Tag Archives: documentary

Stand Up Wit…Joan Rivers

I finally got to see the new Joan Rivers documentary, A Piece Of Work. While not a perfectly objective film – key people involved are her friends and she had suggestive input to the content – it paints what I believe to be a fairly honest picture of a driven artist who won’t take her hand off the throttle. Part of that drive is to maintain control and keep the cash flow coming in. Part of it is the fear that not doing so would make her irrelevant…but then she’s been fighting that battle since the beginning.

Since I’ve always known her as a comic first and foremost, I’m not certain just how many people perceive her more as the QVC hustler, the red carpet maniac or the poster child for plastic surgery. None of those are complimentary, but if  we learn anything from A Piece of Work it is that Joan will do just about anything for a paycheck. Of course, she sees it for what it is – a paycheck – and in fact the film opens with a shockingly vulgar routine about her daughter passing up just such an opportunity.

Through a combination of photos, clips and footage we get a high level overview of her career – the struggle to get started, the star-making opportunity with Johnny Carson (and the backlash when she launched her own show at Fox); her difficulties with and love for her family and how those ties both helped and hurt her chances. This isn’t a life arc, it was filmed as a year in the life, with anecdotes. While it’s done well, I was hoping for more focus on the backstory; certainly there are hundreds of people who could have provided recollections and insight. We do get a few talking heads, from Don Rickles and Kathy Griffin to staff and management people. Why so few?

Video: Official Movie Trailer

You’ll probably learn more about Joan Rivers by reading her books, but that’s her window. The documentarians neither canonize nor attack her, which allow you to see her insecurities as exactly what they are – fuel for the fire. Comedians have to deal with rejection every time they walk on stage. Rivers has dealt with so much throughout her life that it’s amazing she’s still in there punching. But then you see her take the stage, and it’s as if an appliance was suddenly plugged into a socket. She’s fearless and tireless, but most importantly, she’s funny.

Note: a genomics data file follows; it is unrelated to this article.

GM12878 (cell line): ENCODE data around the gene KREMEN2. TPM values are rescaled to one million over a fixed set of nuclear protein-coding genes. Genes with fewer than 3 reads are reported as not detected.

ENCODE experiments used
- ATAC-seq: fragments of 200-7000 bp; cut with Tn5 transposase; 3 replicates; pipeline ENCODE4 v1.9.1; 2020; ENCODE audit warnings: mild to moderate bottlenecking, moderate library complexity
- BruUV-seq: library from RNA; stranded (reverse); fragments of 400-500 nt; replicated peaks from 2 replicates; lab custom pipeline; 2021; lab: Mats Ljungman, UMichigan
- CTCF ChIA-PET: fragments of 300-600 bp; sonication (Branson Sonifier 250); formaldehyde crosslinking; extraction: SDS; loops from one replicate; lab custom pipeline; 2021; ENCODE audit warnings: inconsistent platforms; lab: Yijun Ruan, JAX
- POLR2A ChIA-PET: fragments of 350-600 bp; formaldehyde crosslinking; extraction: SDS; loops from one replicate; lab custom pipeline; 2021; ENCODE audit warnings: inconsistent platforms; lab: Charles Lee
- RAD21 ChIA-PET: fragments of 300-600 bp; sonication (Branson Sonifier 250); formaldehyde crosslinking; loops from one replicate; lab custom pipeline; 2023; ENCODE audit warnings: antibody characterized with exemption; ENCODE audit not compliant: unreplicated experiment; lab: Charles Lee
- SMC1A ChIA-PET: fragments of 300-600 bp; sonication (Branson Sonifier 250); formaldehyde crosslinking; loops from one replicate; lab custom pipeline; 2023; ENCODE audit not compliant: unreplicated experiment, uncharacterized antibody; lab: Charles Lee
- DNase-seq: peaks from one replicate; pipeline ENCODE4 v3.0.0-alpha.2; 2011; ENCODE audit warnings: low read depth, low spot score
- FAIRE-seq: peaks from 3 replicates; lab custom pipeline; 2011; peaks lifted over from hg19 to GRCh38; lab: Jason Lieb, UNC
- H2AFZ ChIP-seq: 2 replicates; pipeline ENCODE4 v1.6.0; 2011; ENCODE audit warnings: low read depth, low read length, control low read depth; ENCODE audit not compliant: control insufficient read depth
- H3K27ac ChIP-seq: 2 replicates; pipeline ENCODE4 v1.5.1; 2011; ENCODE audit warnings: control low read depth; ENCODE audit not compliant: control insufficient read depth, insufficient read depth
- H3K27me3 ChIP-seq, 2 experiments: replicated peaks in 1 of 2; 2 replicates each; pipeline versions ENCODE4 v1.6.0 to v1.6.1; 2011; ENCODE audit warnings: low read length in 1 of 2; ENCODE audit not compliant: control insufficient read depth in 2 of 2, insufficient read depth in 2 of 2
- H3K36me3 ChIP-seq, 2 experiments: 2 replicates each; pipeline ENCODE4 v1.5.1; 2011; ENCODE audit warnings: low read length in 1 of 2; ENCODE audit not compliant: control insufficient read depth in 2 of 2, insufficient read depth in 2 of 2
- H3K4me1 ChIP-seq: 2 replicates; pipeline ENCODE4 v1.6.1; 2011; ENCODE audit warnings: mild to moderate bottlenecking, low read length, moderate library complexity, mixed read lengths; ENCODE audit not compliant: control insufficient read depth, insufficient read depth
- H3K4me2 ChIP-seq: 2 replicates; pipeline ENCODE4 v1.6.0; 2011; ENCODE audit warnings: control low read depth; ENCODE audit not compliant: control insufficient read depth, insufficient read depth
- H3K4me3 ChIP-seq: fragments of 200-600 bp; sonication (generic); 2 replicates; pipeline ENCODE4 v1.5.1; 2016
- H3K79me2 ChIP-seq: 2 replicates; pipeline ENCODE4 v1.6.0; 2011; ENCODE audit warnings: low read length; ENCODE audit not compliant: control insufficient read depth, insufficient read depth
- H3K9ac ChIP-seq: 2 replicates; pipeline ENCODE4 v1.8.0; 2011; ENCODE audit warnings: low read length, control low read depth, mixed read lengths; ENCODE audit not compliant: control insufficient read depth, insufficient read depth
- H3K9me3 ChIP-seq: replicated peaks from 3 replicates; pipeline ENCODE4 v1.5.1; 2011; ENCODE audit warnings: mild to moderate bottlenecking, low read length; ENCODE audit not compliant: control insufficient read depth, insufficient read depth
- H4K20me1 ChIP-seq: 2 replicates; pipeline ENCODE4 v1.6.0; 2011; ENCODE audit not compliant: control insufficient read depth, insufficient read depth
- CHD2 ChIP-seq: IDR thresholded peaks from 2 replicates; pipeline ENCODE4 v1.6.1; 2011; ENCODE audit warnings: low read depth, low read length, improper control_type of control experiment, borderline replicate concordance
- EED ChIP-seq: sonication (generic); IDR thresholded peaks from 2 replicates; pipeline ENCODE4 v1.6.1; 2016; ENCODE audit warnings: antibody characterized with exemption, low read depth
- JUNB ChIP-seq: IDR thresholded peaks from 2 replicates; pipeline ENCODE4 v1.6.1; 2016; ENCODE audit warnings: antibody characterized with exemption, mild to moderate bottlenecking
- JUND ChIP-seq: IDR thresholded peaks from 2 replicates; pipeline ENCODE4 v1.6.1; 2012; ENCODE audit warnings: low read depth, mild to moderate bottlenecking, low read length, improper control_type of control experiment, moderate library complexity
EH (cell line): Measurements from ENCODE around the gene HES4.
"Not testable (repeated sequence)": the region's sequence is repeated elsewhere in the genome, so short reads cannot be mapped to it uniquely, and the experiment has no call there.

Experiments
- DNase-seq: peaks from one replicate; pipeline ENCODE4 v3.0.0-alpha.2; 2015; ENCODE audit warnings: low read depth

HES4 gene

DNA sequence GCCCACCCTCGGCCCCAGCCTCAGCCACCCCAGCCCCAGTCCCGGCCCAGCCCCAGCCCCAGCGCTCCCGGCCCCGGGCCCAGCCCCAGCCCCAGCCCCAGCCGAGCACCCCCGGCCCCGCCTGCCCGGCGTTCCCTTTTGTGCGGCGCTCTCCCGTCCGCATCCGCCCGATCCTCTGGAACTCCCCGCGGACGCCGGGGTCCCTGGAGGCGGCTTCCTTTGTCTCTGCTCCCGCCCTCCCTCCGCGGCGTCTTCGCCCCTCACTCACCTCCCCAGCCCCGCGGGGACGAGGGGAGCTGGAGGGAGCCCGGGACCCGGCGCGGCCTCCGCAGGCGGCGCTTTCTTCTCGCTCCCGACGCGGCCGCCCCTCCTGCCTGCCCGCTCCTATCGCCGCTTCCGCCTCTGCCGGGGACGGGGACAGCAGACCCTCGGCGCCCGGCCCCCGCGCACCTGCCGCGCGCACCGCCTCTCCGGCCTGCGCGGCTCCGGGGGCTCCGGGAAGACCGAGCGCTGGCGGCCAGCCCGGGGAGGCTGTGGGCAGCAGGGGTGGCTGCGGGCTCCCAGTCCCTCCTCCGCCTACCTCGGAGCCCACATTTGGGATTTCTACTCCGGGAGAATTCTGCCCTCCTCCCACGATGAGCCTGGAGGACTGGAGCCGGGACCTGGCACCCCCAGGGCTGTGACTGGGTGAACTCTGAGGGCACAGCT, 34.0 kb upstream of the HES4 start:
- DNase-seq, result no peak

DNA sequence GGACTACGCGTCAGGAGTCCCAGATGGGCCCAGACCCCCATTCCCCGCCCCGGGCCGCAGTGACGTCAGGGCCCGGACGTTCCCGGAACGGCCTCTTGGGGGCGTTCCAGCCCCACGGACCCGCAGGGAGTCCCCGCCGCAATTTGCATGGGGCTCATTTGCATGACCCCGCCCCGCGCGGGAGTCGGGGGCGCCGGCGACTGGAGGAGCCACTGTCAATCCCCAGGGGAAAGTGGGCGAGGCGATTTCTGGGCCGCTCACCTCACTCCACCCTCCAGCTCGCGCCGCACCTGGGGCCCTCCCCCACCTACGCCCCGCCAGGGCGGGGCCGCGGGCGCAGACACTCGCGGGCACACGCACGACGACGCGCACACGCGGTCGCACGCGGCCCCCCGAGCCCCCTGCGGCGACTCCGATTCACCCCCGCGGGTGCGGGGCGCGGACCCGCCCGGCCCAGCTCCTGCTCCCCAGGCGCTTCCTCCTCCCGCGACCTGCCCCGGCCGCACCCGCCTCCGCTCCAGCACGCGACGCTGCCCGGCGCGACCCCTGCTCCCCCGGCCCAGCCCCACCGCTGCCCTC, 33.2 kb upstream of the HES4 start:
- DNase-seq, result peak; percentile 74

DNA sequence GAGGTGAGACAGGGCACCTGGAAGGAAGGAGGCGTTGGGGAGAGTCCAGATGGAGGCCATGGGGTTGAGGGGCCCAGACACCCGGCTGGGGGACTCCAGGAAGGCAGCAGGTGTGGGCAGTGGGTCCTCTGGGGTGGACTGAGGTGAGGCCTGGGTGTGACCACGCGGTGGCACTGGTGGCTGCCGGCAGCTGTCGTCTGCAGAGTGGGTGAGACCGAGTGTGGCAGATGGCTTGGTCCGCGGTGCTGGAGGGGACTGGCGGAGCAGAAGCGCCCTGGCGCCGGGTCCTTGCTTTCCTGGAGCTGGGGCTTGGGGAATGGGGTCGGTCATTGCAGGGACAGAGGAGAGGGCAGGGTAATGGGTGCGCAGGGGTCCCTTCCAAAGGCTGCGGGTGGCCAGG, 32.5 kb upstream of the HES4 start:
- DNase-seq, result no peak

Rivers is 77 years old, but her schedule would exhaust a soccer mom half her age. Her recent victory on Donald Trump’s boardroom reality show gave her some extensive network visibility, and a recent announcement has her starting a reality show with her daughter and grandson. This movie was nominated for Best Documentary by the Broadcast Critics and if the Academy follows suit with an Oscar nod, that’s another a couple of months of top rung publicity. There are some painful moments in the film dealing with loneliness and rejection (both personally and professionally); it would be nice to see her get the recognition she deserves and have her name once again be primarily associated with comedy.

Go see the film – but also go see the legend herself.

Official website for the film

Joan Rivers’ official website

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They Did It!

Light 'em off if you got 'em!

The Graham Parker documentary film Don’t Ask Me Questions achieved its funding goal during the final week of pledges!

Visit the official film Kickstarter page.

Congratulations to Michael Gramaglia, who can now complete the project and get it out into the world.

Congratulations to Graham Parker, who will finally see a decent documentary about his brilliant career become reality.

Congratulations to all the donors whose generosity helped support this vision.

And congratulations to the people who might finally tap into this artist we know and love thanks to their (likely) accidental exposure to this film. Can you imagine just discovering Parker this week and having that incredible catalogue to troll through as a new experience? I don’t think I’d trade thirty plus years of pleasure for one deep dive, but there are going to be some very happy people opening that door for the very first time.

After the success of Do It Again and now this, I have faith that projects about radio-ignored worthy artists can take root. And yes, I’m hoping that the next Kickstarter email I get is asking me to check out the John Hiatt story…

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The Meeting

I told him to do this years ago.

“Ed”, I said, “None of these songs are going to get on the radio. People who get to your shows understand what’s going on, but the newbies need to get the whole package. Even the ones loving the albums don’t know they’re missing half the fun because the live show is the whole package. You have to get a DVD together or have your manager harass HBO or Comedy Central until they cave. It’s like nothing anyone else is doing!”